Formed around the nucleus of insanely talented guitarist Luke Machin, and bassist Dan Mash (both of whom have played with artists like The Tangent) their debut album ‘Rubidium’ was released in 2013, and in an unrelated interview with Andy Tillison; he told me that I needed to listen to that album. Now when Andy Tillison recommends something you listen to it, and you know what, it didn’t quite grab me initially where it should have done. Don’t get me wrong, it’s a great debut album and Maschine are an insanely talented group of young musicians, but, for whatever reason whilst I enjoyed it, I never ‘got’ it.
However, this, only their 2nd album (and by some of the music on here, and the intricate blends of sound, would make you think they have been playing together forever) got me from the start, (so much so that, time permitting, I will be revisiting ‘Rubidium‘).
This 5 piece, formed at the Brighton Institute of Music in 2008 feature, as mentioned earlier, the talents of Luke Machin on guitar & vocal, Dan Mash on bass, James Stewart on drums, Elliott Fuller on guitar and Marie-Eve De Gaultier on vocals, flute and keyboard.
With a diverse range of influences across the board, and playing styles throughout the band, their real skill is pouring all these un-distilled musical ingredients into their crucible and creating a striking and original sound.
The 6 tracks on here, (the shortest clocking in at over 5 minutes!) all relate to natural events and the interaction between nature and all it can throw at us. This isn’t a concept album as such, but more connected events around which the songs are allowed room to breath and develop.
Boy do they develop, the opening 11 minutes of Resistance, mixes in the beautiful guitar work that both Luke and Elliott bring to the branch, the whole gamut of musical styles and influences creatively held together, with more ideas to spare in these 11 minutes than a lot of bands have in 11 years. The most effective weapon Maschine have is the contrasting vocals of Luke and Marie-Eve, which works together in creating some beautiful harmonies and interesting, counterpoints. And that’s just in the first 11 minutes!!
One of my favourite songs on the album, Make Believe features some amazing vocals from Marie-Eve, with a wonderfully slow build up, whilst the keyboard textures and powerful drum and bass combo of Mash and Stewart hold the piece together allowing an astonishing solo from Machin to burst forward.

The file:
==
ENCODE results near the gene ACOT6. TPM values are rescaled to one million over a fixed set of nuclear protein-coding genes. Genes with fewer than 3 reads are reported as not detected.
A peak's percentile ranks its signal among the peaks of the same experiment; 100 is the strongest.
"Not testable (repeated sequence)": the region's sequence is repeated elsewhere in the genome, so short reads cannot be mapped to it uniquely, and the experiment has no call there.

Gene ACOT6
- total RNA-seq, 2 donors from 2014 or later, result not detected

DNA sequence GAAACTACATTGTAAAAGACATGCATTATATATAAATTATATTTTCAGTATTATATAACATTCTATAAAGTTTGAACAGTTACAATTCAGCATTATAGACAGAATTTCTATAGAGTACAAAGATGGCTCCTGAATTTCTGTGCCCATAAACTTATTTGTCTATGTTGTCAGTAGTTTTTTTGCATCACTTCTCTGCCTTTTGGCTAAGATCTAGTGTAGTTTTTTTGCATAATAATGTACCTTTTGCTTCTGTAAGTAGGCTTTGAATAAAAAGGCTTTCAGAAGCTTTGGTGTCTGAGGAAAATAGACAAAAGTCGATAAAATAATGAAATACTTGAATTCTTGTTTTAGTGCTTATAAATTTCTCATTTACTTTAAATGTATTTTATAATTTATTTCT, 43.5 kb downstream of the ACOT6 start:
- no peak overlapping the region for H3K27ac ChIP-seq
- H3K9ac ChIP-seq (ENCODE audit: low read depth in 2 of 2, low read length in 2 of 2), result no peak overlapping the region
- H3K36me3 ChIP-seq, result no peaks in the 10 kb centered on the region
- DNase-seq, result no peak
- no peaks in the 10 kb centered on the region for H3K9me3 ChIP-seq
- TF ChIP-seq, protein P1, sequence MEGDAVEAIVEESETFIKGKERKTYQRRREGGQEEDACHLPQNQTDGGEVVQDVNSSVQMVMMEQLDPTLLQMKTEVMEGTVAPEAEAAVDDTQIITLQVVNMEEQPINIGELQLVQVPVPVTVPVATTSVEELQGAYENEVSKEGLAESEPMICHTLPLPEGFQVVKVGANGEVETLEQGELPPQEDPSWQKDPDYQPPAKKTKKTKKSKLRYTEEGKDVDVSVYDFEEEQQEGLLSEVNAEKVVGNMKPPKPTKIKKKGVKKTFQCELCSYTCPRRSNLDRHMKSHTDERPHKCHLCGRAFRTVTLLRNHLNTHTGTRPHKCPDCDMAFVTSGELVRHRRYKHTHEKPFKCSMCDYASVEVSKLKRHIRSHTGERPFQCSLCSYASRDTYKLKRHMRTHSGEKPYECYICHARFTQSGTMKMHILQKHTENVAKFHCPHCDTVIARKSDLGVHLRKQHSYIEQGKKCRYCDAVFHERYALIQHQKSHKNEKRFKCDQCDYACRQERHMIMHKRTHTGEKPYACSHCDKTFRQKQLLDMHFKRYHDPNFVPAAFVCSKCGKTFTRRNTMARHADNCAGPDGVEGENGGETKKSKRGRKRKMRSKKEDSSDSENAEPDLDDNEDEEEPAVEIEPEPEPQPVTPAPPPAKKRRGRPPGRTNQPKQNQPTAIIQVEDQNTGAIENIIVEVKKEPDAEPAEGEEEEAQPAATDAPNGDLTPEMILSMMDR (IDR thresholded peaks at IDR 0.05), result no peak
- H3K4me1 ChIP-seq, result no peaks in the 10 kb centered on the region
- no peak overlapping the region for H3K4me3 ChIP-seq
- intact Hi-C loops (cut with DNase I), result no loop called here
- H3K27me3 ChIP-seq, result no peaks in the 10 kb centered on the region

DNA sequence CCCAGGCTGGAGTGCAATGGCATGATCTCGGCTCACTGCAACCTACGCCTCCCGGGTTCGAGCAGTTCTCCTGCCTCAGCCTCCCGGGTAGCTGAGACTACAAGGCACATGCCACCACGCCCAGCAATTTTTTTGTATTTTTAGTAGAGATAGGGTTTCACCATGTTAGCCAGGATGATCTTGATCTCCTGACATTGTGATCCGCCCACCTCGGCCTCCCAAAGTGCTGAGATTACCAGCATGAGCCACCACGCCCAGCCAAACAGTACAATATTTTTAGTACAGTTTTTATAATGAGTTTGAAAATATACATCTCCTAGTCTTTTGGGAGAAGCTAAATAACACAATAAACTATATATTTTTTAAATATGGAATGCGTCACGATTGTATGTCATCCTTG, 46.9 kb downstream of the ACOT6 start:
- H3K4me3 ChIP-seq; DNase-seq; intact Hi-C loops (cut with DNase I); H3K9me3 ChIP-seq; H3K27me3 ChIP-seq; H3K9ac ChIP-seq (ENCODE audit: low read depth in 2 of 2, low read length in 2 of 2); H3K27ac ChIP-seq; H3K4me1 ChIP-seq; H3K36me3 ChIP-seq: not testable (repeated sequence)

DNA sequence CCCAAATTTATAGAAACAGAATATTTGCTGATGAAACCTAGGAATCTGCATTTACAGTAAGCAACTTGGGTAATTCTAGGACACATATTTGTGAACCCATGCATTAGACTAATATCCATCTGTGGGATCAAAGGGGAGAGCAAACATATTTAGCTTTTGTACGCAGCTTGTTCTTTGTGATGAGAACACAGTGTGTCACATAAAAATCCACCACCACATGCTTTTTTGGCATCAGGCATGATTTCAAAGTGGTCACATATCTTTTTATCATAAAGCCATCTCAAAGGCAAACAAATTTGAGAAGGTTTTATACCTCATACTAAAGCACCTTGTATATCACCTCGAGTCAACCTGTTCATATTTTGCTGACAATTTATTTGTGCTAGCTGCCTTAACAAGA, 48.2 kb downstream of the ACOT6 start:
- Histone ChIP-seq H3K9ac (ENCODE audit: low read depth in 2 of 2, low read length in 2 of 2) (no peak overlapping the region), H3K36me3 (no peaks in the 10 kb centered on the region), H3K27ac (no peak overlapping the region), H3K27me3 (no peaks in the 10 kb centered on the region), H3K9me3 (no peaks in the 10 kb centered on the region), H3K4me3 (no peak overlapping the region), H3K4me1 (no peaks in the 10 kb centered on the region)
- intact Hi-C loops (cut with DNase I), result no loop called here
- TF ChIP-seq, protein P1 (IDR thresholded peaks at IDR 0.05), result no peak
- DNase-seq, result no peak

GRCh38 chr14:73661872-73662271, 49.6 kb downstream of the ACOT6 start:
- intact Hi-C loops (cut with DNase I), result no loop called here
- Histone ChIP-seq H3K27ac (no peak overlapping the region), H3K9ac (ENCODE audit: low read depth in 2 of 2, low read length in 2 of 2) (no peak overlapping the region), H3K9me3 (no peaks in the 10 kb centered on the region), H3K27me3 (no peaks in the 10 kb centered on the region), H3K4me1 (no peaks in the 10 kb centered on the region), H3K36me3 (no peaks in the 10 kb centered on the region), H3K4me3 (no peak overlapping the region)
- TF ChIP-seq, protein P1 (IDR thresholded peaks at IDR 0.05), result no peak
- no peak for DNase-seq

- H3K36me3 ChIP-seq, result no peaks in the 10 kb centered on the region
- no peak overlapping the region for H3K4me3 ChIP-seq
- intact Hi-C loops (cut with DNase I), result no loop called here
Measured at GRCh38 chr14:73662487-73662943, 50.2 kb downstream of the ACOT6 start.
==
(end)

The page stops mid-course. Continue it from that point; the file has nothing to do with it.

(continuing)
The other epic on the album, the closing 11-minute Megacyma recounts the story of the Japanese Tsunami of 2011 through one mans eyes. What a mighty storm of sound they create as the song builds to its climax. They pull out all the stops here, with hints of 70’s classic prog keyboards, heavy riffing and some intense electronic walls of sound, whilst the two voices combine to create a fantastic sound, and the symphonic edge to this mighty finale is absolute perfection.
Of the other tracks on the album, Night & Day with it’s aural soundscapes and WWII story is contemporary prog storytelling at it’s finest. Hidden in Plain sight combines many disparate influences into the nearest they get to a pop song, with some fantastically funky drumming from Stewart and more of those wonderful vocals and Whilst A New Reality is Maschine’s sound in microcosm, featuring some wonderfully fluid guitar, fantastic symphonic keyboard work, and the sound of a band firing on all cylinders.
It’s absolutely fantastic that nearly 50 years into the genre we call prog that there are immensely talented creative musicians of this calibre who are prepared to take risks and imprint their musical vision on the genre instead of being held back by the genres self imposed limitations and sounds.
Maschine truly are the future, and this album will firmly cement their reputation as one of the finest bands in this (or any) genre.
A last minute ball over the line for album of the year? Got to be a contender…
Released 18th November 2016